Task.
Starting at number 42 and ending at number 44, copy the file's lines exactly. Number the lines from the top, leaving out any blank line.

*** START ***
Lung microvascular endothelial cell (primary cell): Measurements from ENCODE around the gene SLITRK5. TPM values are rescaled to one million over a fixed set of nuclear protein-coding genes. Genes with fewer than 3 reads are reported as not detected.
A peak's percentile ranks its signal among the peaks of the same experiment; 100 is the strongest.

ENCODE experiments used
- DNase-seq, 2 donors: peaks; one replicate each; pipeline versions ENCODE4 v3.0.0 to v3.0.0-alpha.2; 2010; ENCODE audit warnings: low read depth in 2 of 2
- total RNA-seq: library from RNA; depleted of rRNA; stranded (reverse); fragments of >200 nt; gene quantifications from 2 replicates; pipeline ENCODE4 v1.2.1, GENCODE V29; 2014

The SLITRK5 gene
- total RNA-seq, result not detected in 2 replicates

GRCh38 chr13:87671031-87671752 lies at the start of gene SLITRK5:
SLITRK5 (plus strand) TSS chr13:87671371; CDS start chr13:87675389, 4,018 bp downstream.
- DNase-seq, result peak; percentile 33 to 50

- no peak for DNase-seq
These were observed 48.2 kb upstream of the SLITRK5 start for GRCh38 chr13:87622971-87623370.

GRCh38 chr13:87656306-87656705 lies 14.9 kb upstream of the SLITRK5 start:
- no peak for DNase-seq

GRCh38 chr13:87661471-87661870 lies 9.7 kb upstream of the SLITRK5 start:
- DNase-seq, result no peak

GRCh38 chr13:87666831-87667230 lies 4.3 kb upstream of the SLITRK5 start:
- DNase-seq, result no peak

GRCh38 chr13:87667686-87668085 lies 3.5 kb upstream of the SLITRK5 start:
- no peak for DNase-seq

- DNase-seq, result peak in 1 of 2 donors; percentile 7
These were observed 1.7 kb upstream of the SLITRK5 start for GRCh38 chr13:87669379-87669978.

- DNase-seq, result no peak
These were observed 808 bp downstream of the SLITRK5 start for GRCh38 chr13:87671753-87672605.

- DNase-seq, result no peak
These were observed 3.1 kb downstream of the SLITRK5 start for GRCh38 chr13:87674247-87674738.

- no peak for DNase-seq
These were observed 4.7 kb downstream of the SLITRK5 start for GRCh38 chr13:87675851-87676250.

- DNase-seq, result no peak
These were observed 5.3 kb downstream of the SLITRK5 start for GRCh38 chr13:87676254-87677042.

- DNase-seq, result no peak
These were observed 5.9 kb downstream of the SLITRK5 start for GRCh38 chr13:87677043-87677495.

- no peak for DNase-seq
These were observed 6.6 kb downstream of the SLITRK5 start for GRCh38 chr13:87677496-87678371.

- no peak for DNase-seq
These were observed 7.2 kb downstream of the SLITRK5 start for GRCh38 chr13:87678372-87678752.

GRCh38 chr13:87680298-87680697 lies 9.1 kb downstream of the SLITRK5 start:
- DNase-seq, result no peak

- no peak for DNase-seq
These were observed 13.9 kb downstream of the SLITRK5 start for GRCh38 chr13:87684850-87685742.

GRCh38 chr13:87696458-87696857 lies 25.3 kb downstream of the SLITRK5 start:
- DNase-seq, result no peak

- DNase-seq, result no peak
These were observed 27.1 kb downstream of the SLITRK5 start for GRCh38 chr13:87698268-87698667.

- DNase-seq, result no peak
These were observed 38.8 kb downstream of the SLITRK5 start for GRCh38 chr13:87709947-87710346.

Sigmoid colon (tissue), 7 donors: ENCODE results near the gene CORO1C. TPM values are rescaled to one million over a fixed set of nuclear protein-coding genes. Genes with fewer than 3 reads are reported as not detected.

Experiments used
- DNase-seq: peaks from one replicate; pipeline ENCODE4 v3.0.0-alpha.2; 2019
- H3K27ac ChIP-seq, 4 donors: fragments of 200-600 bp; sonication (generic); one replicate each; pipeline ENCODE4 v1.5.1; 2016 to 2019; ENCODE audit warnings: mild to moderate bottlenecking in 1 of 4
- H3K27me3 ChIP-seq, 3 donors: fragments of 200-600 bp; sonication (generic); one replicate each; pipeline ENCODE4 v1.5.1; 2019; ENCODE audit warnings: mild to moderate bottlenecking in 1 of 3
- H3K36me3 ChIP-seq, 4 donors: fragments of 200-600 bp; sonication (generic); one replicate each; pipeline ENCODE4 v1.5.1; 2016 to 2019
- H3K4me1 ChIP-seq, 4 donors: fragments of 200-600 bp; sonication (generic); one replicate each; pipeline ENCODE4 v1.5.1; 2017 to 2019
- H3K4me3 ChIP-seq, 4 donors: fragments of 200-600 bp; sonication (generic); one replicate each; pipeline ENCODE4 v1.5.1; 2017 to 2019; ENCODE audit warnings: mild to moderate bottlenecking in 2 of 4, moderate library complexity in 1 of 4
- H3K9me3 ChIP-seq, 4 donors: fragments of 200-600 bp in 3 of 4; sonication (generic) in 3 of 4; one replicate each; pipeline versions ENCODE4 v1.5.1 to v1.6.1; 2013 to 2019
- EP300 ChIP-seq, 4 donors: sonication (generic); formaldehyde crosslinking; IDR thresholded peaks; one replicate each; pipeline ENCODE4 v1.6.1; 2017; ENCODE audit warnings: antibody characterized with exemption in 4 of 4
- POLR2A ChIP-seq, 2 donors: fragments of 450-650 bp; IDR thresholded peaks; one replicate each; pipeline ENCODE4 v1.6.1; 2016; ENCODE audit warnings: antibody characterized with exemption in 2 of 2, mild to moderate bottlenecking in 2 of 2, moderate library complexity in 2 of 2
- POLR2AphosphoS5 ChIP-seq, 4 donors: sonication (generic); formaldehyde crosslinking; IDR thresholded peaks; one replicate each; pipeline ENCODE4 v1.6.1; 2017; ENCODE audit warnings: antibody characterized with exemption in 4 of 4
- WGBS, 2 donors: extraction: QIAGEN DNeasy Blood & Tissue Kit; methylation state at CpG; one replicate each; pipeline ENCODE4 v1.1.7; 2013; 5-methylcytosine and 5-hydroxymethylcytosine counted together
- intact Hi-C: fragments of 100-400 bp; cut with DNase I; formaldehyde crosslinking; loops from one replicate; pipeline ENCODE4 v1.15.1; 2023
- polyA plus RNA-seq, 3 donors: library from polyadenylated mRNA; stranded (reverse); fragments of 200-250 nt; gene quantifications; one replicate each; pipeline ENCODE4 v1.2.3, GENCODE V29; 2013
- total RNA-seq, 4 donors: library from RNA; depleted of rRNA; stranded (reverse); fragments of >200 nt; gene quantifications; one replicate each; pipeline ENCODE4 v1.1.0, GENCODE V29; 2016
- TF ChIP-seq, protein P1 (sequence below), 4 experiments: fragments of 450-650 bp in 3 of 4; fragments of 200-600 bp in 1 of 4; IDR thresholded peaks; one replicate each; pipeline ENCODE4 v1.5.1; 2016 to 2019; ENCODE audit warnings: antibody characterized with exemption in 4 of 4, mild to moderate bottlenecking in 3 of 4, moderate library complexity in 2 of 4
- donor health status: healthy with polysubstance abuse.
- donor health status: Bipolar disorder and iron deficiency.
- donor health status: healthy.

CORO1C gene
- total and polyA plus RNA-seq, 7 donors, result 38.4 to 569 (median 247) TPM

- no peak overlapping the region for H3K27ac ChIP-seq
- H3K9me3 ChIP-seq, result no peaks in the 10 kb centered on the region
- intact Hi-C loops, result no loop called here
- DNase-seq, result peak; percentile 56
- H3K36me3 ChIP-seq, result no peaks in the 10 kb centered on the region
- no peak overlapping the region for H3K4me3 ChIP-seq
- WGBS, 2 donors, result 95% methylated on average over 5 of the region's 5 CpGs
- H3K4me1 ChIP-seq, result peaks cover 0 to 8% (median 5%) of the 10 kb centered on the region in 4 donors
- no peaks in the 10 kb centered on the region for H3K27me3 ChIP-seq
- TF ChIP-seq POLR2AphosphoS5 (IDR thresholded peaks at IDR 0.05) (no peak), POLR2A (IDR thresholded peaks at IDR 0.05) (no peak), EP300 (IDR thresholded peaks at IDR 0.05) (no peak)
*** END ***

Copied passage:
- DNase-seq, result no peak

- DNase-seq, result no peak
These were observed 27.1 kb downstream of the SLITRK5 start for GRCh38 chr13:87698268-87698667.